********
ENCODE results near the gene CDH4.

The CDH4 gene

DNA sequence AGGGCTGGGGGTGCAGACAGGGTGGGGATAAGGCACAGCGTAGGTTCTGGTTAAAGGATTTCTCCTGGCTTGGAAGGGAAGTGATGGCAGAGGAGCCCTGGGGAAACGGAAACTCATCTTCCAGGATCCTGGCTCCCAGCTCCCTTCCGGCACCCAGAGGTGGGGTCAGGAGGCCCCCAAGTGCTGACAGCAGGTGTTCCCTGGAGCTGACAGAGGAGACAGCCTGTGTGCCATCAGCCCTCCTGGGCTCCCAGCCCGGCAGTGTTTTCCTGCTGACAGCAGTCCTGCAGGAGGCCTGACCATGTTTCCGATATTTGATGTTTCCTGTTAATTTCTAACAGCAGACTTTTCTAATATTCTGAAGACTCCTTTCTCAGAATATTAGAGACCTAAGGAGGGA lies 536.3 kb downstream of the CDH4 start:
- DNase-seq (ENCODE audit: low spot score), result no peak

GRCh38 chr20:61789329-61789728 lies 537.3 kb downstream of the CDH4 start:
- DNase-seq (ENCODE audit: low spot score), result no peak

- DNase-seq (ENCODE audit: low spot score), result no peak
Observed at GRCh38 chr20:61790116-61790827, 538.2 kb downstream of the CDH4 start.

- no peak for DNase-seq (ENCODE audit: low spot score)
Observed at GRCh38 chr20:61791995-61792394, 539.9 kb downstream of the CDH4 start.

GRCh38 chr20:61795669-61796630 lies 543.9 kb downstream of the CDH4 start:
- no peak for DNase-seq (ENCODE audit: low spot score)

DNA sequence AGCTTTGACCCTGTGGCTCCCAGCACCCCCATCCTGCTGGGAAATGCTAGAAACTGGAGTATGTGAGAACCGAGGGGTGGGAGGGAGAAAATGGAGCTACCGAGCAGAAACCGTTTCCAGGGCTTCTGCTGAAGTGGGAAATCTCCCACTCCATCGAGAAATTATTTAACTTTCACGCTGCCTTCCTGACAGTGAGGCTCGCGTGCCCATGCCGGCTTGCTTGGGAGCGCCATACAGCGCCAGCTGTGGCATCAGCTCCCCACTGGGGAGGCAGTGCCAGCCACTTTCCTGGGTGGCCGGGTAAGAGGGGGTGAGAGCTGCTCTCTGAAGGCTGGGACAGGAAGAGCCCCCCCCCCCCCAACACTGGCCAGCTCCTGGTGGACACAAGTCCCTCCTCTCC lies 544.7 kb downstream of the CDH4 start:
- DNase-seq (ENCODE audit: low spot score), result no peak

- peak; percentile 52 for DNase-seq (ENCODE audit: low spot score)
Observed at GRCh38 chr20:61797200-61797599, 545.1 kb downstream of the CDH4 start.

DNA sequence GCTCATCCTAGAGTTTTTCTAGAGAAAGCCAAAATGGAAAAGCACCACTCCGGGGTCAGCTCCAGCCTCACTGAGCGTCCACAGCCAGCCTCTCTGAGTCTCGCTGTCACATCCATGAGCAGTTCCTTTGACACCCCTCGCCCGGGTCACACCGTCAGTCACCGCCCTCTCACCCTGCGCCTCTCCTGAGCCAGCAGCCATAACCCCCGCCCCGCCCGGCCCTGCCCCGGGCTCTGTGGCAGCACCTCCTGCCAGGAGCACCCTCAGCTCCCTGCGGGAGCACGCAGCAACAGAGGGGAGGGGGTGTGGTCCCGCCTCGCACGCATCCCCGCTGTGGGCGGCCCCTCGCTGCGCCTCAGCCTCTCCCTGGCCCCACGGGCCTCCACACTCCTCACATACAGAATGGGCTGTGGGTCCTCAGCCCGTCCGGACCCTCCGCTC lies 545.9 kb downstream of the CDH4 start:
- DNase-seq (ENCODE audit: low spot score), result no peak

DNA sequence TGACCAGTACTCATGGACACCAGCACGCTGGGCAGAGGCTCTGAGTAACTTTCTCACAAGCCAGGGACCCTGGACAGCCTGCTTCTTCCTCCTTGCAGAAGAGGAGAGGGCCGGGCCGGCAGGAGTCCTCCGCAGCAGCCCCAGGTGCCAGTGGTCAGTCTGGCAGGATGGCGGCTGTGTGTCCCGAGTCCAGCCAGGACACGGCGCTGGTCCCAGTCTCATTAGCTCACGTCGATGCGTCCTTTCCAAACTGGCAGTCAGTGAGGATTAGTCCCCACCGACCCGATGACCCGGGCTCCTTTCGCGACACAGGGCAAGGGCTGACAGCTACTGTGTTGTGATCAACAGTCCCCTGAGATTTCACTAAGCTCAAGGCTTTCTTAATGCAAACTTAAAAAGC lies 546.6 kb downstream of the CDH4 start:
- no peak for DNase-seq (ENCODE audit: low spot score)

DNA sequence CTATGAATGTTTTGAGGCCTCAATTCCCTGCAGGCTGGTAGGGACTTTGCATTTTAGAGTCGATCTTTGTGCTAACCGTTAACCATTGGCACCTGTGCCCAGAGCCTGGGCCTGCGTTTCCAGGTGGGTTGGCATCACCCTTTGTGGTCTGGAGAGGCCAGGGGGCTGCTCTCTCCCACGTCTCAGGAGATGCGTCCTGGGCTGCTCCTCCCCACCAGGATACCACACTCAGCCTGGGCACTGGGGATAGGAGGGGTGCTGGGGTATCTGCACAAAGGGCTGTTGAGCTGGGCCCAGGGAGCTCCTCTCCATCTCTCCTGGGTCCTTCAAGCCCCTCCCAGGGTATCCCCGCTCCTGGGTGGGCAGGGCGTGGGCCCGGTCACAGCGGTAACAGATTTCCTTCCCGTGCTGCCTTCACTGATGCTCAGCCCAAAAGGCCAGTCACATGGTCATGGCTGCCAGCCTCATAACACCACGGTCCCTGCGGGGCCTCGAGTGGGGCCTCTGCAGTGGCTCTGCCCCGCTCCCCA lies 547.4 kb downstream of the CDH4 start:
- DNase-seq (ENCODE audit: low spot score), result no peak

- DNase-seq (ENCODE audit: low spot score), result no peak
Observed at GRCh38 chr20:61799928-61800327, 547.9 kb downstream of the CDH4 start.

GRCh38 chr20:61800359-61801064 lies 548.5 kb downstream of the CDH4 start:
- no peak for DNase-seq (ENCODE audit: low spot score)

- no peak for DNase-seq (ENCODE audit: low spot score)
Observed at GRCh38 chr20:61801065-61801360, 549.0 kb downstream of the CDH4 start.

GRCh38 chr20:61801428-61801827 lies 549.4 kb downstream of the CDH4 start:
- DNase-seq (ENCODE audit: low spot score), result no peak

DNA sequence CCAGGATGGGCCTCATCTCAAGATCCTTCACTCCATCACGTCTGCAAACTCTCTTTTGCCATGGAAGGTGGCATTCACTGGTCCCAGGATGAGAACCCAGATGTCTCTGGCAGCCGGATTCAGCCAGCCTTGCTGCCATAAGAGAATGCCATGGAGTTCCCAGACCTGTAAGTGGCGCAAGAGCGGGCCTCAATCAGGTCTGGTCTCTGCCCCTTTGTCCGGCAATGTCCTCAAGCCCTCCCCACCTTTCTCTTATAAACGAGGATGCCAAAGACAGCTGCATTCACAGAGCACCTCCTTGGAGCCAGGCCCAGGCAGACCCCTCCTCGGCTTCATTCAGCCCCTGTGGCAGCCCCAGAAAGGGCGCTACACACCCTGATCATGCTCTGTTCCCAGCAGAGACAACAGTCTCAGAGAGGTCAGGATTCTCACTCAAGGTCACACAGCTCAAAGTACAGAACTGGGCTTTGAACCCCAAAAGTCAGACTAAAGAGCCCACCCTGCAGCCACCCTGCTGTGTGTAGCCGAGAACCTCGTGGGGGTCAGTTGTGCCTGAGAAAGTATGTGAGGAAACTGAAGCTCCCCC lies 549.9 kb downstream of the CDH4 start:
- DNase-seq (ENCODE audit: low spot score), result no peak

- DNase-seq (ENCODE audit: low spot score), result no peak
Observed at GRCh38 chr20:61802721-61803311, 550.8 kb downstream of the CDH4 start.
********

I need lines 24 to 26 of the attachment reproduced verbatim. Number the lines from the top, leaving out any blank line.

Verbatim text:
Observed at GRCh38 chr20:61799928-61800327, 547.9 kb downstream of the CDH4 start.

GRCh38 chr20:61800359-61801064 lies 548.5 kb downstream of the CDH4 start:
- no peak for DNase-seq (ENCODE audit: low spot score)